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Collaboration with Aleks Danko
Painting, Works on Paper

A bird's eye view of Allan and Danko's exhibition might have shown a plain, the site of a gentle opera, a pantomime even, where two philosophies tell each other divergent never-ending stories, while providing a single muted spectacle.
Linda Walker
Reaping the Harvest, Broad Sheet, September 1990

Installation View 1 Installation View 4 Installation View 5 Installation View 6 Installation View 10 Installation View 11

Installation View 12 Installation View 13 Installation View 14 Installation View 16 Installation View 17
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Before us was a gleaming field of corn, harvesters in full bore, and people celebrating from camps on the edge of the field. The tone of life was slower then. Sometimes it felt as if the very rhythm of the soil, sand and grit was eaten into our bones, and the rhythm of nature spoke through us as much as we spoke through it.

Untroubled by the demands of the avantgarde, of speakings, crowded rooms and galleries, and attempts to bring things to a pinnacle, some other motion spoke through us in this time out of time. In this time when the ryhthm of life was foretold by the seasons themselves. When we felt ourselves to be more fully a part of life, the life that lashes in with the beating waves on the shore line, that lacerates and moves with the air currents above the sea.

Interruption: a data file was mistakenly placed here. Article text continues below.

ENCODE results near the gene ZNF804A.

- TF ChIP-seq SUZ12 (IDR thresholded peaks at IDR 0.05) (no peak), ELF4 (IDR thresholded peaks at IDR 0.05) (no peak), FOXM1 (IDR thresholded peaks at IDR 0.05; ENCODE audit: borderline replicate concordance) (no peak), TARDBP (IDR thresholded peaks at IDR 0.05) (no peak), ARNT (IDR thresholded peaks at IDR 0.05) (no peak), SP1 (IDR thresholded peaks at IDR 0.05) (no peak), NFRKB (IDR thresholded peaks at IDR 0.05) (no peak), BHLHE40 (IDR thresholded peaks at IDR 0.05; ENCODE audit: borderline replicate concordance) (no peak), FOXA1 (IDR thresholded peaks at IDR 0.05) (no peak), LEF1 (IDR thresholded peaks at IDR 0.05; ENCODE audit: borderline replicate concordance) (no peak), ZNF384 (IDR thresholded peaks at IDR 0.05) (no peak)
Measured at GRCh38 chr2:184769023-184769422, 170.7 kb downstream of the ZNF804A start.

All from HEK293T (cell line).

We knew then too much of our longing was nostalgia. We knew then the sound of salt upon the waves, beach, break, beat. We knew then the tempest in the soul as part of the begetting and the passing away. We imagined a rhythm unforetold by the salty saplings on the shore line. Some power different from that of man, nature and woman, and wondering, of goose bumps and a thousand other things of more or less significant note; that were noting themselves out and through and over the tempest in the mind.

Then that was saturday and now we move through to tuesday and all the time we are searching without knowing that that is what we are searching for. We are searching without knowing that the manner of the searching is taking us in wave steps, over the sea and back again, to a place where we can get our feet back on the ground. When the gallery is no longer an isolated shorling on a darkling sea and we can know once again how it might sparkle as a meeting for some sort of community, and not be divided from within and without by warring factions.

Christina Davidson and Carolyn Barnes
Harvest, collaborative catalogue essay
Watters Gallery, Sydney and Contemporary Art Centre of South Australia, Adelaide, 1990


Linda Walker
Reaping the Harvest

Broad Sheet, Vol. 19, No. 3, September 1990